Vegan Drink – Flaco Coquito

Flaco_CoquitoIf all it takes is one person to make a difference, then imagine what a family can do? Cynthia Sepulveda Caballero, a mother of three, has paved the way for her daughters to inherit greatness as they work closely together, moving and shaking within the Entertainment industry as brand ambassadors of Cynthia’s product “Flaco Coquito – The Skinny Coquito”.

Have you ever noticed the genius marketing skills behind Pepsi commercials as they’d hire only the biggest celebrities such as Michael Jackson, Beyonce, Shakira and Britney Spears just to name a few? Well, in that same concept, Cynthia Sepulveda Caballero, has been making a huge impact in the indie art scene as today’s go-to drink by connecting with several artists! The difference? Is that while Coquito is an alcoholic coconut flavored drink popular within the Caribbean, most of mainstream America is still unfamiliar with it. You see, drinking Coquito is a huge tradition amongst Latino communities, especially around Christmas when relatives show up at your doorstop with a bottle to share. However, the cool thing about Flaco Coquito – The Skinny Coquito, is that it’s the first of its kind to be offered with vegan, organic and low fat options for the purpose of maintaining ones health.

“Flaco Coquito is all about change and innovation,” says Caballero. “We are trendsetting, and we place a high value on maintaining a healthy lifestyle which is why my daughter, Elena Rosa, is the perfect face to represent this company because she’s very conscious of the way she eats and how she lives.”

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Cynthia'sMOMSpeaking of change, while Caballero was pushing Flaco Coquito within the indie art scene, she formed a bond with gypsy soul singer, Edwin Vazquez, whom she worked closely with for a few years. Within that period, Edwin gave her daughter, Elena, vocal lessons while Cynthia managed and booked some of his performances. However, as life would have it, the inevitable occurred when it became time for Cynthia to lay her mother to rest after she passed away just this year.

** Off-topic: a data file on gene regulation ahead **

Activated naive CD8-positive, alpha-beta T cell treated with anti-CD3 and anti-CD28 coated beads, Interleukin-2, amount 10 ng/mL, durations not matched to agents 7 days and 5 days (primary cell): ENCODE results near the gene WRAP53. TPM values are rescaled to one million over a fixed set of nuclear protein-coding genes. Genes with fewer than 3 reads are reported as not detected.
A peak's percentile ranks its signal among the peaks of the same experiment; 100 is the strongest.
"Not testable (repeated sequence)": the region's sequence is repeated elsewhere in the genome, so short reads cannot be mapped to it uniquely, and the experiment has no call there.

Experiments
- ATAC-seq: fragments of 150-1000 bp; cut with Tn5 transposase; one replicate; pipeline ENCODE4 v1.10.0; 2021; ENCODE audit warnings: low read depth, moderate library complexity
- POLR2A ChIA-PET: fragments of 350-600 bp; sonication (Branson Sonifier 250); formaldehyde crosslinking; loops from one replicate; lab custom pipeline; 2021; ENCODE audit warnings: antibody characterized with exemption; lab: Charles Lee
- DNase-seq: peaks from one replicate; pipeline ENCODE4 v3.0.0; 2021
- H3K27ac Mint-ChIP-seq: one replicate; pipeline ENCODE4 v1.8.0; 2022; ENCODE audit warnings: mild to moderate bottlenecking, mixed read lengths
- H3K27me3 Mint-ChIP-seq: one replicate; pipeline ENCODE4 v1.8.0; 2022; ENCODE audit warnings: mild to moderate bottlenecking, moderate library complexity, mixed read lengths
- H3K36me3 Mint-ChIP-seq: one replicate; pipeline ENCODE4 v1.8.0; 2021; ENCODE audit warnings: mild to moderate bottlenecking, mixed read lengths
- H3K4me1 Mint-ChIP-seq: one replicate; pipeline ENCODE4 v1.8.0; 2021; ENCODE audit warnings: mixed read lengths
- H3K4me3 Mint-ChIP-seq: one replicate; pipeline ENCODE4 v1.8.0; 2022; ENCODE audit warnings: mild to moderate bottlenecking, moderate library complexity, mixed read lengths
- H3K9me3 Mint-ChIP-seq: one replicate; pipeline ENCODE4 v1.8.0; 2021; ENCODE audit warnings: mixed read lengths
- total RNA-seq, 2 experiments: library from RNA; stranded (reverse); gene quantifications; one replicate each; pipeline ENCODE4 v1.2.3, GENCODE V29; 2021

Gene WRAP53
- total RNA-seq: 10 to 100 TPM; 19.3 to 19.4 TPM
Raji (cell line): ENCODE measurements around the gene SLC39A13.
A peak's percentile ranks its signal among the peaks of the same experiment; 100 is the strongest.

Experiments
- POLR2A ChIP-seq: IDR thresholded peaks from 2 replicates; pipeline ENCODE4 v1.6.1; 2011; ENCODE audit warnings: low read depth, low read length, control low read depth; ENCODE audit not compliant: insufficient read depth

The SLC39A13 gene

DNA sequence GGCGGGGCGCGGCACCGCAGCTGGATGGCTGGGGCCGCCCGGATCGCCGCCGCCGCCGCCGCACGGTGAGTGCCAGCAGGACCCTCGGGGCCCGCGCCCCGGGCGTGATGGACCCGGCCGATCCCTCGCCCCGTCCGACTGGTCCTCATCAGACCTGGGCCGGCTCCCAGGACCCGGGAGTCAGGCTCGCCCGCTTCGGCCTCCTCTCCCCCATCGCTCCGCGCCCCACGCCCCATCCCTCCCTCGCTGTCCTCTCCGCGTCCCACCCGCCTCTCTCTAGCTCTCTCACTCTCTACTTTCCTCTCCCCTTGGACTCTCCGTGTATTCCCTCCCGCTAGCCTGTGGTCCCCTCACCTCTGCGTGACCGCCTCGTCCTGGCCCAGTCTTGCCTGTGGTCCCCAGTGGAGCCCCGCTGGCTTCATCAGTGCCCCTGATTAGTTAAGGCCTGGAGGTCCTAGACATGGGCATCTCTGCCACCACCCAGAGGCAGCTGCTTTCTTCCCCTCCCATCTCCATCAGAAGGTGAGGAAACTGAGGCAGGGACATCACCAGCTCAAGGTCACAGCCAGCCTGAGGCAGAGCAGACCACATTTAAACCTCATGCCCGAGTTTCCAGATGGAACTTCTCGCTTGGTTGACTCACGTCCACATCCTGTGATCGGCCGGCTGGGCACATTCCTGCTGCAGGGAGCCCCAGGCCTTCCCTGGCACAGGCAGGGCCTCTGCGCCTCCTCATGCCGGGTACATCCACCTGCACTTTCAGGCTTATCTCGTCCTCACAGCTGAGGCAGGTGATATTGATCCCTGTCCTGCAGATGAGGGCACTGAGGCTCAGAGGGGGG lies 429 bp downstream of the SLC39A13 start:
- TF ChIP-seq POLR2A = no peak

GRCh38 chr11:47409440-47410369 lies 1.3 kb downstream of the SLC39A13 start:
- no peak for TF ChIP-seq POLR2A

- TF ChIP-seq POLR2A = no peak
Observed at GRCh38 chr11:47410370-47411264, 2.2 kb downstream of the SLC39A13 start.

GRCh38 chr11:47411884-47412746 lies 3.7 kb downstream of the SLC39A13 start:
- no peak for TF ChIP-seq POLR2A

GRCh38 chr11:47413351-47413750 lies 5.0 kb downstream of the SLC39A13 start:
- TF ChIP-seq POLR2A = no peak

“Losing a parent is horrible,” says Caballero. “Because it’s still fresh, it still feels unreal to me. There’s times that I wanna call her and then I forget that she’s not here anymore. But then I remember how she wouldn’t want me to wallow. She’d want me to press on. She’d want me to be happy.”

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Maya Goddess Juices

10470809_406982646117549_6590479447245819964_n Beauty comes from within. No wonder why “juice expert” Maya Chambers, who is a wellness coach, visionary and founder of Maya Goddess, exudes so much beauty. When we met for the first time in the West Village at Think Coffee, I knew right away who was responsible for creating Maya Goddess. Tall & sleek with a short ‘do, strong eyes with an inviting smile, a bold color red on her lips that just so happened to match the same hue on her nails, vibrant skin; beauty emanated from her. I introduced myself with confidence knowing that this was in fact Maya.

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While we were on line choosing our style of hydration, (she chose cold and refreshing water, I chose a hot herbal tea,) Maya quickly apologized for pushing back the meeting time so that she could deliver a juice to one of her clients. Of course it did not cause a problem with me, I was super impressed. Like, hello she hand delivers… couldn’t wait to hear more.

Maya Goddess Juices

After finding a nice semi-quiet spot (it took a minute, we are in NYC after all) we sat, sipped and chatted for what seemed like minutes but were more like hours. This is when I discovered that her outer beauty was a reflection of her inner beauty.

Intrigued in how Maya Goddess came about we took it back, way back. Maya is a lovely blend of Latina roots. The women before her came from the islands of Cuba, Dominican Republic, Puerto Rico, Spain and Turks & Caicos, a Goddess for sure. However, the inspiration, the guidance and so much more came from her mother, aunt, and abuela (grandmother.) Maya was raised by three naturally beautiful women who were strong and educated; all having master degrees…even abuelas mom, Nana, she was the first Puerto Rican female teacher. Can we say ‘Wow’, definitely picking up the sense that Maya had a very empowering environment in which she was brought up in. No wonder why, Maya says

“Education is key, awareness is key…be that vessel, spread the awareness.”

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